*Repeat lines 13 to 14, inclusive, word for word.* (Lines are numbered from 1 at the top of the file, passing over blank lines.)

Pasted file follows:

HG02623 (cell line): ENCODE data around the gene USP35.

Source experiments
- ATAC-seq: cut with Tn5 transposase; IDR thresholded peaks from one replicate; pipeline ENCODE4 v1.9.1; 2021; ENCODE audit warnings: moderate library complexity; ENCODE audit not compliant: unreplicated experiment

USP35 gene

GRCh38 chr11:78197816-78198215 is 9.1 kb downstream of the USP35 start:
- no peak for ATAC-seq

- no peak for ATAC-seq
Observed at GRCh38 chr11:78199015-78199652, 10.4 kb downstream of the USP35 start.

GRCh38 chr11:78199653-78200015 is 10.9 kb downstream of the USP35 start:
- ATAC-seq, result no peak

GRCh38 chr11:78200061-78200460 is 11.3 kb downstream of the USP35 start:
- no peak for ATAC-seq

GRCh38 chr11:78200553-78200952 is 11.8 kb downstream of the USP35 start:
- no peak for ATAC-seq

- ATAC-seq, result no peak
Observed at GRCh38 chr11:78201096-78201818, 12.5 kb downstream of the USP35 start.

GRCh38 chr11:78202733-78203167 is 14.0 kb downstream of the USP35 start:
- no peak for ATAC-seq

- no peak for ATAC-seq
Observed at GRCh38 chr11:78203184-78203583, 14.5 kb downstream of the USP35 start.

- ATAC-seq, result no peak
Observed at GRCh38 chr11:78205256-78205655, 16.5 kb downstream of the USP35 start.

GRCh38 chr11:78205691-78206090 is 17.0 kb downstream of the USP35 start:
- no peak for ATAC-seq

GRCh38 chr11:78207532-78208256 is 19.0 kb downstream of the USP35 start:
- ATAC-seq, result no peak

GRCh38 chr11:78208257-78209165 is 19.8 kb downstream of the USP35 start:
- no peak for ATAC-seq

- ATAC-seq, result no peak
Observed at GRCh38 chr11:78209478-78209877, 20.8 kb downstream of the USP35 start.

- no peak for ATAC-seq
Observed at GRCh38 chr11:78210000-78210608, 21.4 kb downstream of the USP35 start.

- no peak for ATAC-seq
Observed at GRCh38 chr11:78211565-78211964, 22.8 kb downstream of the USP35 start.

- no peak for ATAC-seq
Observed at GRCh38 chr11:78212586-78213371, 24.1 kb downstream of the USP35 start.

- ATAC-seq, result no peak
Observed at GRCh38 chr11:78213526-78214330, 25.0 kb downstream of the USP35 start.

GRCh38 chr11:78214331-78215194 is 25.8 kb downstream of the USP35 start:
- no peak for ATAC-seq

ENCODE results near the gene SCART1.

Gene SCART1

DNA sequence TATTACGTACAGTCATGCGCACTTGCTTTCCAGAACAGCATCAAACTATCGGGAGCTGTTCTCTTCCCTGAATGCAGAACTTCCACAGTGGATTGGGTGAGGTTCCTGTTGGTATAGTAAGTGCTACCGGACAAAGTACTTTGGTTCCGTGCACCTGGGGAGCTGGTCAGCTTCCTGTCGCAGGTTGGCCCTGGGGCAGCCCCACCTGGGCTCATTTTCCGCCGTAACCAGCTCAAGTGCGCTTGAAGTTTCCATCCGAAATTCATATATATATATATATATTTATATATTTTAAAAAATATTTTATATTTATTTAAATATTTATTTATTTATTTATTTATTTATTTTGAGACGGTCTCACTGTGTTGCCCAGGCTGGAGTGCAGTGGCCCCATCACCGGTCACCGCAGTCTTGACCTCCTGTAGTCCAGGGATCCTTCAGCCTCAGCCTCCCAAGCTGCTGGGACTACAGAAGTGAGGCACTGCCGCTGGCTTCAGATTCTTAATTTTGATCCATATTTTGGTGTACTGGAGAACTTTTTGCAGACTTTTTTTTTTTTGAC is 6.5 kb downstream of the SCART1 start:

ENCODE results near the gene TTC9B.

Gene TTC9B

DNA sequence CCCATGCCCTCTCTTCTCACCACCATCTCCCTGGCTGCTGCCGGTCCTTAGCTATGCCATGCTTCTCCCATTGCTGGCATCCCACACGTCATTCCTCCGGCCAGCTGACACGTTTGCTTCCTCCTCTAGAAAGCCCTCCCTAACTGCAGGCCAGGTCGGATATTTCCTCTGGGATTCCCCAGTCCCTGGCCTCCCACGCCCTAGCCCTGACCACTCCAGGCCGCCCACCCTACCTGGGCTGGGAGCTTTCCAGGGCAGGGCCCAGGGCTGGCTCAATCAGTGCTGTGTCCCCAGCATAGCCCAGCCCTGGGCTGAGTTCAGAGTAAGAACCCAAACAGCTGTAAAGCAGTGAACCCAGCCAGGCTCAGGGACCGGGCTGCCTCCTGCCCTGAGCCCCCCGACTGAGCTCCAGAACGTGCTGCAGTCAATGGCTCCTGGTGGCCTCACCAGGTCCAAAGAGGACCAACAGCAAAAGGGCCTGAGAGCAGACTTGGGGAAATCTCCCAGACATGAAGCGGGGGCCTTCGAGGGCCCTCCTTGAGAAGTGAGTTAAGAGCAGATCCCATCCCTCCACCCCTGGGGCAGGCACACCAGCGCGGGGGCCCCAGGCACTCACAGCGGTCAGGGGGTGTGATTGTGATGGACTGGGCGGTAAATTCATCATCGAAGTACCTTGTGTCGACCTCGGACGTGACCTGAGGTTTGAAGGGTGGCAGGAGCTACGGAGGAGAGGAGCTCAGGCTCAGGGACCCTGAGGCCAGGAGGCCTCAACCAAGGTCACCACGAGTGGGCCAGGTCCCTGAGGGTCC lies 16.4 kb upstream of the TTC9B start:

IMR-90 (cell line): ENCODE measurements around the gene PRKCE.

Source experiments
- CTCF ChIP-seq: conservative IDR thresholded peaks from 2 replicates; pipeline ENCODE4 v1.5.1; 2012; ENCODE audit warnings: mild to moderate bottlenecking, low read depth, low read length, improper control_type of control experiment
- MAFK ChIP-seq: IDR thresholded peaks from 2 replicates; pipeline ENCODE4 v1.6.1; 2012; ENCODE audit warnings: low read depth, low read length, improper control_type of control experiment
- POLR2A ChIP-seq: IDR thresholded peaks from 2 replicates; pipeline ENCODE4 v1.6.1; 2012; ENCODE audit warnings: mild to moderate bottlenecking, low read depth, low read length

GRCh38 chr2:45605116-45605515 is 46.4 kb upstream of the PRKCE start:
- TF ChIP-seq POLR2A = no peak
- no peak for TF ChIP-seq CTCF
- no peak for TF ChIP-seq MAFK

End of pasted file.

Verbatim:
GRCh38 chr11:78200553-78200952 is 11.8 kb downstream of the USP35 start:
- no peak for ATAC-seq